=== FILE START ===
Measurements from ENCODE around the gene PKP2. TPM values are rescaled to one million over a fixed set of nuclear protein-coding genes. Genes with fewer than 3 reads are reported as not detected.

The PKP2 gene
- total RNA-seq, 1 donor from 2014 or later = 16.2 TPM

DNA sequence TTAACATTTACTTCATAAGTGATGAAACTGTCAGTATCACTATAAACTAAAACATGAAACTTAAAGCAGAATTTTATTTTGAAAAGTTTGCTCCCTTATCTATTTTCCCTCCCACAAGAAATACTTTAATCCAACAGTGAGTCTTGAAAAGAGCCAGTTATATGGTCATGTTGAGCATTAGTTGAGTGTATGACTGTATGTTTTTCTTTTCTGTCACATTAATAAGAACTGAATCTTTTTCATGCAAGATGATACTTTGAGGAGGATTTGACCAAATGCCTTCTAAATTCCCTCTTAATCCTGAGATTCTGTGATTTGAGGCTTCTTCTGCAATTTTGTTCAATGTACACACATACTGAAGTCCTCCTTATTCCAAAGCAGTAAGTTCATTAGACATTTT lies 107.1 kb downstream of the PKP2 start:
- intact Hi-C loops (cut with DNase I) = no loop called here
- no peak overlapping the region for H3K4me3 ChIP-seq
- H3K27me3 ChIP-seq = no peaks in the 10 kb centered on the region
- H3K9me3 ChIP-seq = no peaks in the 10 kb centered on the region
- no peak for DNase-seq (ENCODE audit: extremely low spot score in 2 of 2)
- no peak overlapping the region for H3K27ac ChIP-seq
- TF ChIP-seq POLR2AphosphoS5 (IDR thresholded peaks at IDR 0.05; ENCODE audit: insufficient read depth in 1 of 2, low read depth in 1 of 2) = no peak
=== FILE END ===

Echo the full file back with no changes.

Measurements from ENCODE around the gene PKP2. TPM values are rescaled to one million over a fixed set of nuclear protein-coding genes. Genes with fewer than 3 reads are reported as not detected.

The PKP2 gene
- total RNA-seq, 1 donor from 2014 or later = 16.2 TPM

DNA sequence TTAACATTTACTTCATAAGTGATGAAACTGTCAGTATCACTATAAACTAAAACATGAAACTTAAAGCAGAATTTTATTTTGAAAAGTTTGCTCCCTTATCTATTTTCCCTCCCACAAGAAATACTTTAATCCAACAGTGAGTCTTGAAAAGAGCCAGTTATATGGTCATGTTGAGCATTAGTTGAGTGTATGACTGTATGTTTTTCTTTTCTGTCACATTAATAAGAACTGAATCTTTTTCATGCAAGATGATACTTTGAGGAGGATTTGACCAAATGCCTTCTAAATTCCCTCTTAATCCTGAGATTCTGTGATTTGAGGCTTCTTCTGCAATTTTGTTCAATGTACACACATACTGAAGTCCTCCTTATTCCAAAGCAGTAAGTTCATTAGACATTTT lies 107.1 kb downstream of the PKP2 start:
- intact Hi-C loops (cut with DNase I) = no loop called here
- no peak overlapping the region for H3K4me3 ChIP-seq
- H3K27me3 ChIP-seq = no peaks in the 10 kb centered on the region
- H3K9me3 ChIP-seq = no peaks in the 10 kb centered on the region
- no peak for DNase-seq (ENCODE audit: extremely low spot score in 2 of 2)
- no peak overlapping the region for H3K27ac ChIP-seq
- TF ChIP-seq POLR2AphosphoS5 (IDR thresholded peaks at IDR 0.05; ENCODE audit: insufficient read depth in 1 of 2, low read depth in 1 of 2) = no peak